When we log defects there are two fields that we need to fill in – Severity and Priority. In this blog, we look at the differences between these and some typical scenarios.
This stands for the degree of impact the defect can have on testing and user’s needs.
High – showstopper, tester/user cannot proceed further eg. cannot login, system hangs, crashes, closes abruptly, corrupts data in a database.
Medium – work -around or an alternative is available. Eg. If I cannot enter my house through the front-door but can enter through the back door easily.
Instead of doing something through one step, I could access an obscure screen and still do the action on the application.
Low – cosmetic, spelling mistakes etc
Priority is about how soon the defect need to be fixed or the time line. A high priority defect needs to be fixed as soon as possible or ASAP. It stands for the business impact a defect can have or the level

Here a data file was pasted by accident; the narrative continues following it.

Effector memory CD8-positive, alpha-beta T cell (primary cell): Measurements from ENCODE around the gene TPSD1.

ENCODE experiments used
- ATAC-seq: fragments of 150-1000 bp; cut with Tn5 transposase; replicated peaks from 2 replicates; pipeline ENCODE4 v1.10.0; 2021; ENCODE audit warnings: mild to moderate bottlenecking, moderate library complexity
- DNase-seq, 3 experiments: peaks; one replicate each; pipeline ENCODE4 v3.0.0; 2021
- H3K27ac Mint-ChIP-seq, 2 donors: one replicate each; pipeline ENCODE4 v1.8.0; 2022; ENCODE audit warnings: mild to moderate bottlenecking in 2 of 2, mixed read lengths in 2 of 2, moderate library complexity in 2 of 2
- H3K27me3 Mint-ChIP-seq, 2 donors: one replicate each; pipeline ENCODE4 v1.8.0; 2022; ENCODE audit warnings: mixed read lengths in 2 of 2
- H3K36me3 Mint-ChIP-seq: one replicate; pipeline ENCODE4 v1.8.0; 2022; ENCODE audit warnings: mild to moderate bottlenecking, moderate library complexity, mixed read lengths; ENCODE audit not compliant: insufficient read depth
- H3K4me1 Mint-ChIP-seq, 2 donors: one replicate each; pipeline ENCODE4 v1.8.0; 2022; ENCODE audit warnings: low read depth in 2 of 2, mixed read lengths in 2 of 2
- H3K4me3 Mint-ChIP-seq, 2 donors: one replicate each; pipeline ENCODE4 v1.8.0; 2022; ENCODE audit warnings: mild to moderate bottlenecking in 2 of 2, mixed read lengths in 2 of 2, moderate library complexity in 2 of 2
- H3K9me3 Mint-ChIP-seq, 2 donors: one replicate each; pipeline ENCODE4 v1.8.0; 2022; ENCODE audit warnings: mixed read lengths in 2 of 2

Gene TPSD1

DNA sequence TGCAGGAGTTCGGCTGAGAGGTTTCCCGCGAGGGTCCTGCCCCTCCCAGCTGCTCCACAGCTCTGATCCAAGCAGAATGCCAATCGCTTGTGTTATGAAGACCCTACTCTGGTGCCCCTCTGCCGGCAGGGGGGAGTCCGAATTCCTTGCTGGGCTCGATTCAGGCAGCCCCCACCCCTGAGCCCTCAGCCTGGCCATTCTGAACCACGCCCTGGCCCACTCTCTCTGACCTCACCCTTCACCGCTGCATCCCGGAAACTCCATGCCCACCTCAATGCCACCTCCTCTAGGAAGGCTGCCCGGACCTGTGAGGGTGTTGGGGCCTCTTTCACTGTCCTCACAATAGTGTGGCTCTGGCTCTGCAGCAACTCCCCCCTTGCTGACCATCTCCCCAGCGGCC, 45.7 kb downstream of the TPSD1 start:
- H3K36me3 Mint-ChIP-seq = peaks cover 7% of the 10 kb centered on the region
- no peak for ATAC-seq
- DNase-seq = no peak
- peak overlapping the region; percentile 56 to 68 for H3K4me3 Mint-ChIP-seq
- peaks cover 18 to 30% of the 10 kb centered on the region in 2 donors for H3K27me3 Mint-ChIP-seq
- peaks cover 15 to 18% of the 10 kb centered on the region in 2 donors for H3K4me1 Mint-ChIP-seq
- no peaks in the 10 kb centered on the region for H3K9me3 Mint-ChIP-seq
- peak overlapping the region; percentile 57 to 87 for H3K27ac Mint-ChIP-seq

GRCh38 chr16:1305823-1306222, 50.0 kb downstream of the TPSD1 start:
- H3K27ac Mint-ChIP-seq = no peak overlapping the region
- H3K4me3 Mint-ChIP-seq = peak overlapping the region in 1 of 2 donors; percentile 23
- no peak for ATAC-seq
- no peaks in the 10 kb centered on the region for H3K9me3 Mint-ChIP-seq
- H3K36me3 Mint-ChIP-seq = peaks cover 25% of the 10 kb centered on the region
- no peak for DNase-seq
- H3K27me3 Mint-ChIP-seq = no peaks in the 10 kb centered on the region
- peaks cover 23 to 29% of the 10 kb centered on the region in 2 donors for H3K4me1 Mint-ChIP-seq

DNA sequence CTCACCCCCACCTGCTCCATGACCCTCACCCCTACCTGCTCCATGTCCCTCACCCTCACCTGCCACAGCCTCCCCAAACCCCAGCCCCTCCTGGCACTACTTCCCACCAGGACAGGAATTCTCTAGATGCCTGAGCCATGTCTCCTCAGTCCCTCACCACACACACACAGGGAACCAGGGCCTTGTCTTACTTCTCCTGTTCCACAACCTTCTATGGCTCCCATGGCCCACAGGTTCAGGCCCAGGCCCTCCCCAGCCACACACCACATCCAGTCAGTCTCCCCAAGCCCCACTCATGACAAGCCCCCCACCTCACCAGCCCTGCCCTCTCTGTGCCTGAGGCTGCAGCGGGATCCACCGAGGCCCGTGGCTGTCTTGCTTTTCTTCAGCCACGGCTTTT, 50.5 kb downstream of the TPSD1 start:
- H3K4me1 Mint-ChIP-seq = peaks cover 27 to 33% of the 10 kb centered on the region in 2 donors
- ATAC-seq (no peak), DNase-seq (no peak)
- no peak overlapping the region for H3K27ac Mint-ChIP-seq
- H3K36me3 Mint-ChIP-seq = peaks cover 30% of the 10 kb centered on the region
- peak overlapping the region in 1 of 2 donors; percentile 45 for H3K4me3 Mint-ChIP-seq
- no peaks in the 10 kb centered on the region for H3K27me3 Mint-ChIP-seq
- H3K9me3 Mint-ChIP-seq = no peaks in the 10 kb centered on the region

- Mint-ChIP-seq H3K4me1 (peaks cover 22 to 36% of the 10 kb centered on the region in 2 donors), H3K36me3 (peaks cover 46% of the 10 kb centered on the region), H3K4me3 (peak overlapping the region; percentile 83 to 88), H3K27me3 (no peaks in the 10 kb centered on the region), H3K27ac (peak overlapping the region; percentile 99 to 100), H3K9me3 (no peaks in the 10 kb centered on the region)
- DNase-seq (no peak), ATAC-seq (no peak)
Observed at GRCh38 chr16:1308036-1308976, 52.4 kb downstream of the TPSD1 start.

Priority can be of the following types:
High: A defect with high priority must be resolved as soon as possible because the defect is affecting the application or the product severely. Usually all high severity bugs are high priority.
Medium: Medium priority defects should be resolved after the high priority ones are resolved and in the next build or version.
Low: Low priority defects are resolved after Medium priority defects.
As the word implies, they set the ‘priorities’ right.
Some defect scenarios:
High Priority & High Severity:
Eg. A tester or user is unable to Login to Yahoo.
An error occurs when the user tries to send email and so user is unable to send any emails through Yahoo email.
High Priority & Low Severity: The spelling mistakes that happens on the home page or heading or title of an application. Eg. YAHOO is misspelled YOhoo
High Severity & Low Priority: An error which occurs on the functionality of the application (for which there is no workaround) and will not allow the user to use the system but this is rarely used by the end user. Eg. Unable to add contacts to the Contacts /Address Book